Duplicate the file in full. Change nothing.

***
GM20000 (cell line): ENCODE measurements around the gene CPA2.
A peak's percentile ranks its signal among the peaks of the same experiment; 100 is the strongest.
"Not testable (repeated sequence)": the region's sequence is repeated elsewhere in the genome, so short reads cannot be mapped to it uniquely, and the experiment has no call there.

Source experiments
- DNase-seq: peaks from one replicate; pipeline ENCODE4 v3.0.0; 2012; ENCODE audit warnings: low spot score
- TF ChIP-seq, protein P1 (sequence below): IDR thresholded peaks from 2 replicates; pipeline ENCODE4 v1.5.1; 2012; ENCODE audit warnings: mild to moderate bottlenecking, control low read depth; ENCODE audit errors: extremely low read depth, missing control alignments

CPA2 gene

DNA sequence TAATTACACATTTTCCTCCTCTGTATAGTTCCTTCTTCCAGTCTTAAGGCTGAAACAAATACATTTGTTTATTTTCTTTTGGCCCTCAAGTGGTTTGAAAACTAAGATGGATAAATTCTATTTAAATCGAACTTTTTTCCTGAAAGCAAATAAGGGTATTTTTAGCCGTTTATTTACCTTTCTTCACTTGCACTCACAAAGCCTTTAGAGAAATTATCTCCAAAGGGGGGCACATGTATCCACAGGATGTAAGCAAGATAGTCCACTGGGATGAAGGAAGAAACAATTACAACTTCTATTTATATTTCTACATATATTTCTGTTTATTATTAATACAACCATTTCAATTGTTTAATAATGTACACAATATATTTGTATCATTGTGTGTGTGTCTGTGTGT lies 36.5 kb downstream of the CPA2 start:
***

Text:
GM20000 (cell line): ENCODE measurements around the gene CPA2.
A peak's percentile ranks its signal among the peaks of the same experiment; 100 is the strongest.
"Not testable (repeated sequence)": the region's sequence is repeated elsewhere in the genome, so short reads cannot be mapped to it uniquely, and the experiment has no call there.

Source experiments
- DNase-seq: peaks from one replicate; pipeline ENCODE4 v3.0.0; 2012; ENCODE audit warnings: low spot score
- TF ChIP-seq, protein P1 (sequence below): IDR thresholded peaks from 2 replicates; pipeline ENCODE4 v1.5.1; 2012; ENCODE audit warnings: mild to moderate bottlenecking, control low read depth; ENCODE audit errors: extremely low read depth, missing control alignments

CPA2 gene

DNA sequence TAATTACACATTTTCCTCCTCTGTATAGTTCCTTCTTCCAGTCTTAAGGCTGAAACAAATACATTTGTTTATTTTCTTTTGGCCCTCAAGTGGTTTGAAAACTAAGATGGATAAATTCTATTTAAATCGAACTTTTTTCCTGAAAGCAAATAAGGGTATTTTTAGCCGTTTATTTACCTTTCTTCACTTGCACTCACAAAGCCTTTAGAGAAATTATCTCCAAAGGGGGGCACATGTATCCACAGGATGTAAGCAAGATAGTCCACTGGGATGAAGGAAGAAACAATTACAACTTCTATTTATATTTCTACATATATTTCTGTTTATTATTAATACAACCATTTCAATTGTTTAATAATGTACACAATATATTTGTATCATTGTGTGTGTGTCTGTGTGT lies 36.5 kb downstream of the CPA2 start: